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Supplier of 'the clear' indicted

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  • Supplier of 'the clear' indicted

    Alleged 'clear' supplier indicted in BALCO case
    Associated Press

    SAN FRANCISCO -- A noted scientist was indicted Thursday for allegedly supplying BALCO with the performance-enhancing drug known as "the clear."

    A federal grand jury accused Patrick Arnold of conspiring with Bay Area Laboratory-Cooperative founder Victor Conte to illegally distribute the once-undetectable substance tetrahydragestrinone.

    Arnold was charged with three counts of illegally distributing performance-enhancing drugs. His attorneys say Arnold is innocent.

    "Patrick Arnold is a respected chemist and researcher in the field of nutritional supplements," attorneys Nanci Clarence and Rick Collins said in a statement. "He is not guilty and will defend these charges vigorously in a court of law, not in the press. He looks forward to his day in court."

    No court appearance has been set, and Arnold has not been taken into custody.

    U.S. Attorney Kevin Ryan said the indictments mean the government has "taken another important step in the ongoing effort to eliminate the use of illegal performance enhancing drugs in sports."

    The indictment of Arnold, 39, comes as prosecutors are taking aim at the alleged suppliers of BALCO. The lab, according to court records, counted dozens of prominent athletes among its clients, including Barry Bonds, Jason Giambi and Olympic track and field star Marion Jones.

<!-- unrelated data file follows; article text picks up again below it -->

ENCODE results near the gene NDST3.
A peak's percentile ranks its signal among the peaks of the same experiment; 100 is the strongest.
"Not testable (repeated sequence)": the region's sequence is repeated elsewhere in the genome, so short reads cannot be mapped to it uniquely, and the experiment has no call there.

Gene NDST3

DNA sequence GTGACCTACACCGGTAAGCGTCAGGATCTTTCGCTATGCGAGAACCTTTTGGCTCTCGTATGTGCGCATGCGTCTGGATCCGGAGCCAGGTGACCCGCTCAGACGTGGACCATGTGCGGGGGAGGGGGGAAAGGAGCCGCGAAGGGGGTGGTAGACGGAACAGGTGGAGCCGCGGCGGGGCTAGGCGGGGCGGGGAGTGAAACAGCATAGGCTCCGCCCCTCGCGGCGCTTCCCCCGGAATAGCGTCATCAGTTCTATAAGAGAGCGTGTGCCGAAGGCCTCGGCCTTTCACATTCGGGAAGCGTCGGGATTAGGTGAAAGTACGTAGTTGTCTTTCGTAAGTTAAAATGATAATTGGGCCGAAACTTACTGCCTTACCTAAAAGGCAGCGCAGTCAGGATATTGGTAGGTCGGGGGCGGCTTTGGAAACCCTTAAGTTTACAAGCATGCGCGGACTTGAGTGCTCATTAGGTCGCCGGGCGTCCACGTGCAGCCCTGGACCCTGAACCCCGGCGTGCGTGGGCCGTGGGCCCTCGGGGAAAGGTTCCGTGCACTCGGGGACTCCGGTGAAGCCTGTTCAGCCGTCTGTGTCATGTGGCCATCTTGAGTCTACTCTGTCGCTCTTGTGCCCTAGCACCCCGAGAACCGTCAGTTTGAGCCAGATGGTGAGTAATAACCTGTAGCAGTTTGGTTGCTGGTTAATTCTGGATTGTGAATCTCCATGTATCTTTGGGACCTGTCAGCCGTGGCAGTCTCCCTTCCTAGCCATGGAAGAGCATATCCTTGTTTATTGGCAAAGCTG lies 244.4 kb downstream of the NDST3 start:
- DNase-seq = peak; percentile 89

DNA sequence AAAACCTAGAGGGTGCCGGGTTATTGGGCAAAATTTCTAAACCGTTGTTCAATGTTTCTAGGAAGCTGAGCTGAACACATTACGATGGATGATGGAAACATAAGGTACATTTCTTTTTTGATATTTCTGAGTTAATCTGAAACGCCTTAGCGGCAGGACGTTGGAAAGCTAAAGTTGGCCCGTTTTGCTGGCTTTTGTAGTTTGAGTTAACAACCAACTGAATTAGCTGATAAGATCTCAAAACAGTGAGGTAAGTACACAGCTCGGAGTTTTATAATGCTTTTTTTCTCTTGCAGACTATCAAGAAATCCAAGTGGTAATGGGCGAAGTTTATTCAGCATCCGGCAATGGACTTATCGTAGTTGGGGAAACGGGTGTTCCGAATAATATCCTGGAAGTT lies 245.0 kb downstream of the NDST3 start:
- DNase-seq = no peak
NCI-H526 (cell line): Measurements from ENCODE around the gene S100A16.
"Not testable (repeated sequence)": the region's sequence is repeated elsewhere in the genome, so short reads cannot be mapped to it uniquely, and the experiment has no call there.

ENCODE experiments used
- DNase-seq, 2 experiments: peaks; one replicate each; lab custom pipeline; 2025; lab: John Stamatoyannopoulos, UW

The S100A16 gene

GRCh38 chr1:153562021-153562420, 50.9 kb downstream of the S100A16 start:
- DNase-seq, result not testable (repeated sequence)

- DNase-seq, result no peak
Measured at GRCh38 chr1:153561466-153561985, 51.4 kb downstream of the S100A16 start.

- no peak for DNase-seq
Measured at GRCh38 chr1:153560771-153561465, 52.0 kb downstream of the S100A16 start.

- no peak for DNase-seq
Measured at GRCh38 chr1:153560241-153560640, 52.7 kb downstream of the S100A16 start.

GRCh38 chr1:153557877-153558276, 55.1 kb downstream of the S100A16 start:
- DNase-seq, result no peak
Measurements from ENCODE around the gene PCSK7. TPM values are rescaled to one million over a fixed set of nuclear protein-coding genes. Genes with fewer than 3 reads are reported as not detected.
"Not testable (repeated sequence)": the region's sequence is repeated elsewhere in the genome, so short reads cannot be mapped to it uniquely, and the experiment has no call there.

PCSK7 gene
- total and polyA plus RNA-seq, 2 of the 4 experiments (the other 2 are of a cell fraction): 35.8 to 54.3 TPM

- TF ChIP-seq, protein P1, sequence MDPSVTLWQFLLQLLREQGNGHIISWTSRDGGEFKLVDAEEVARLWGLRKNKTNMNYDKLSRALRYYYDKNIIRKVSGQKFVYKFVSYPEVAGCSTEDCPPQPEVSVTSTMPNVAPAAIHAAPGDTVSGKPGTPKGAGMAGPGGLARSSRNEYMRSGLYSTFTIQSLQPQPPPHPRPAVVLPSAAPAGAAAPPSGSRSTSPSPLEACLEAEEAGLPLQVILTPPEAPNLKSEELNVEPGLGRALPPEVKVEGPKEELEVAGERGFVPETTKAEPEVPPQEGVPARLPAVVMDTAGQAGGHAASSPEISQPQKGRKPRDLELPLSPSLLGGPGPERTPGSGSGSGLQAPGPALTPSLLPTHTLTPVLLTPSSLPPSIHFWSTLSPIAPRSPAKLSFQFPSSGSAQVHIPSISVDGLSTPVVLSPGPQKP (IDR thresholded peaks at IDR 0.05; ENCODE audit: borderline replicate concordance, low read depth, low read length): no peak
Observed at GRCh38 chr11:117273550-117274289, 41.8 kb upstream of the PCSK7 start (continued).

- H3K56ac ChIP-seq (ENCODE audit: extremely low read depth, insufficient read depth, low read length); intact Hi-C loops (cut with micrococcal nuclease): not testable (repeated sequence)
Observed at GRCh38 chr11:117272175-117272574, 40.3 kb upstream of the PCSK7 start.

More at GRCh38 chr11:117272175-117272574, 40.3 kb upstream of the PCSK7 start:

Two months ago, authorities raided Arnold's laboratory in Champaign, and Arnold's name had surfaced in several court documents in the BALCO scheme.

    Arnold, of Champaign, Ill., was known for introducing the steroid precursor androstenedione to the United States. Nicknamed andro, the chemical came to public attention in 1998 when St. Louis Cardinals slugger Mark McGwire said he used it when breaking baseball's single-season home run record.

    The indictment said Arnold trafficked in performance-enhancing drugs designed to avoid detection by sporting leagues, including the U.S. Anti-Doping Agency, Major League Baseball and the National Football League.

    Conte and Bonds' personal trainer were sentenced to prison time last month for their roles in the BALCO scheme.

    Conte, who masterminded the plan, was sentenced to four months in prison and four months' home confinement after negotiating a plea deal with federal prosecutors. Greg Anderson, Bonds' personal trainer, was sentenced to three months behind bars and three months in home confinement after pleading guilty to money laundering and a steroid distribution charge. Anderson and Bonds have been friends since childhood.

    BALCO vice president James Valente was sentenced to three years' probation and track coach Remi Korchemny is expected to receive probation at his February sentencing.


    "Can't buy what I want because it's free...
    Can't buy what I want because it's free..."
    -- Pearl Jam, from the single Corduroy